Use this URL to cite or link to this record in EThOS: http://ethos.bl.uk/OrderDetails.do?uin=uk.bl.ethos.627920
Title: Practices of organizing : enacting boundaries and performing production in newspaper printing
Author: da Silveira, Rafael Alcadipani
Awarding Body: University of Manchester
Current Institution: University of Manchester
Date of Award: 2008
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Abstract:
This thesis aims to analyse the organising practices surrounding newspaper production in order to explore certain ontological beliefs associated with stability and alterity. This will be done based on intensive fieldwork carried out in one of the largest newspaper printing sites in the United Kingdom, which, at the time, was undergoing major changes. By drawing on some insights from ANT this work will examine a range of issues underlying organising newspaper production. This will include exploring the multiplicity and possibilities which underlie these organising practices in action. In particular, this work will attempt to focus on how some forms of production performance are enacted into being in a multiple and heterogeneous way. In this way, it will argue that even what are usually considered as 'the same', 'simple' and 'factual' performance indicators andlor report information are complex outcomes of the interrelation of diverse heterogeneous elements that are enacted into being within specific sets of relations. As such, this thesis will examine certain conditions of organising in action and how they are the result of a continuous changing and dynamic sets of associations. Moreover, practices related to organising newspaper production will also be addressed here in terms of the divisions they playa role in producing. Focusing on this, the thesis will discuss how distinctions related to old and new presses are performed into being within bundles of relations, and the 'political' implications such performing may create. In addition, this thesis will explore how ANT is composed of versions which may seem coherent, but have inconsistencies and problematic elements. In conclusion, this work seeks to· contribute to organisational studies literature as well as to work within the social studies of technology and organizing, by focusing on how organising as a process relies on relations and practices that are multiple, material heterogeneous and dynamic, all of which relies on many mediations, difference and much work to create both stability and change.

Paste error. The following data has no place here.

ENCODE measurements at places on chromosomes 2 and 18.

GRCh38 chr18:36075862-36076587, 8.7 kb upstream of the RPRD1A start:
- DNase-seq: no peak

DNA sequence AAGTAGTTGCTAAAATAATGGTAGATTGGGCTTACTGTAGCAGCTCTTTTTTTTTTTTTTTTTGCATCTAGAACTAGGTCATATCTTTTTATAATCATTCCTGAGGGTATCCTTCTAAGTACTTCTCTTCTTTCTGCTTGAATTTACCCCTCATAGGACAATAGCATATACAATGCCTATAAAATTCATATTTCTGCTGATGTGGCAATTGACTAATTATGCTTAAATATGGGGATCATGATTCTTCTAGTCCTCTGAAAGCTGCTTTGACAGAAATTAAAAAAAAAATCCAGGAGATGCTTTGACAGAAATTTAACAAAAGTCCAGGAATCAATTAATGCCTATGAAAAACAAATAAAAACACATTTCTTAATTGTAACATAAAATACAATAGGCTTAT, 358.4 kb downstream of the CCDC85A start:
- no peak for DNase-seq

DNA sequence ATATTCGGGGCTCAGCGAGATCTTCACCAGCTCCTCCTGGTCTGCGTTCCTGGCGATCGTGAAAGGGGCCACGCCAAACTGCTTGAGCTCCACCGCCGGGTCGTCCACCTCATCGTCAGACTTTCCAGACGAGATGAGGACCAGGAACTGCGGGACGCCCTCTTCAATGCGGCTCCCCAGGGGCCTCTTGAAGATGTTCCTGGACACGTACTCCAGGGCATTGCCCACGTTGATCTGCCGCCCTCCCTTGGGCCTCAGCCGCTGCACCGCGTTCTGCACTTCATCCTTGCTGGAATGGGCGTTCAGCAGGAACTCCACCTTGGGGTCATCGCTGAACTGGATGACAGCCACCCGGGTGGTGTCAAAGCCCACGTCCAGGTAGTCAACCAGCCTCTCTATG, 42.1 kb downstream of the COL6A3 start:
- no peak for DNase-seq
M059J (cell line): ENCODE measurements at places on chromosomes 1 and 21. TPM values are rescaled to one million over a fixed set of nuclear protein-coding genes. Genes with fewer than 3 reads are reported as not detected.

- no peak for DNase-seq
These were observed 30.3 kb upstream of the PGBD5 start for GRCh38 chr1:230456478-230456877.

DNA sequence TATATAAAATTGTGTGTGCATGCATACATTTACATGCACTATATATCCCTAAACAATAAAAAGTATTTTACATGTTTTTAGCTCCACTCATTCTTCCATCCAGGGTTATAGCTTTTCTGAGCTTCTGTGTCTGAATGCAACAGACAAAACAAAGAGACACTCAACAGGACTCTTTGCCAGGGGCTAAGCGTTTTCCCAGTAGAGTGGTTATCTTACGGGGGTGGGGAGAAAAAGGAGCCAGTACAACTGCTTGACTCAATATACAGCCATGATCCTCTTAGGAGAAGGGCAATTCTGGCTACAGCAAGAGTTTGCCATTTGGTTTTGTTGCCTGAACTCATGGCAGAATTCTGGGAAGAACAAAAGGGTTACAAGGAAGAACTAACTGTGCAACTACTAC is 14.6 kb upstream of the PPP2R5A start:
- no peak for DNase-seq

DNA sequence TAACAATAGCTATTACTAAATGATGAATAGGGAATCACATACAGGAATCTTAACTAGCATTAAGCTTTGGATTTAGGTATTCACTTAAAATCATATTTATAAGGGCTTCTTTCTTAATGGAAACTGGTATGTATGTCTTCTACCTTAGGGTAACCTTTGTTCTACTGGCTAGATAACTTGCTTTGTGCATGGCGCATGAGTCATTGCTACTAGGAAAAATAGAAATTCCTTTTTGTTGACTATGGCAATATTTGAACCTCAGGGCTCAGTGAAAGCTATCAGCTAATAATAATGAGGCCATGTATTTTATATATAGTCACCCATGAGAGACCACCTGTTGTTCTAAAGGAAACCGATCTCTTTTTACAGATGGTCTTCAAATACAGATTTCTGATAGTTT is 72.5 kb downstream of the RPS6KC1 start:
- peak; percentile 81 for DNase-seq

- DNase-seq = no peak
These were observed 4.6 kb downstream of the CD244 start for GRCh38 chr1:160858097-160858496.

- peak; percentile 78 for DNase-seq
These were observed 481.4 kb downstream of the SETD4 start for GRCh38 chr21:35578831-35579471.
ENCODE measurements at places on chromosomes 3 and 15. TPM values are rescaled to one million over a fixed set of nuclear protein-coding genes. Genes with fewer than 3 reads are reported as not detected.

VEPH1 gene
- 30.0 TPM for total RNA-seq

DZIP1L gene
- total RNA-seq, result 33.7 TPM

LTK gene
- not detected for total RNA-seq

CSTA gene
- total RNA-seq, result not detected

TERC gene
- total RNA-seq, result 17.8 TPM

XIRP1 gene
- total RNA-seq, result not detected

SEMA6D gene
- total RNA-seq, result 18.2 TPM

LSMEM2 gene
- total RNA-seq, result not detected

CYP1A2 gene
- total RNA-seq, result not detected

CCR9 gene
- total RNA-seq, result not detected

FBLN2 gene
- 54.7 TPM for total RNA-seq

Supervisor: Not available Sponsor: Not available
Qualification Name: Thesis (Ph.D.) Qualification Level: Doctoral
EThOS ID: uk.bl.ethos.627920  DOI: Not available
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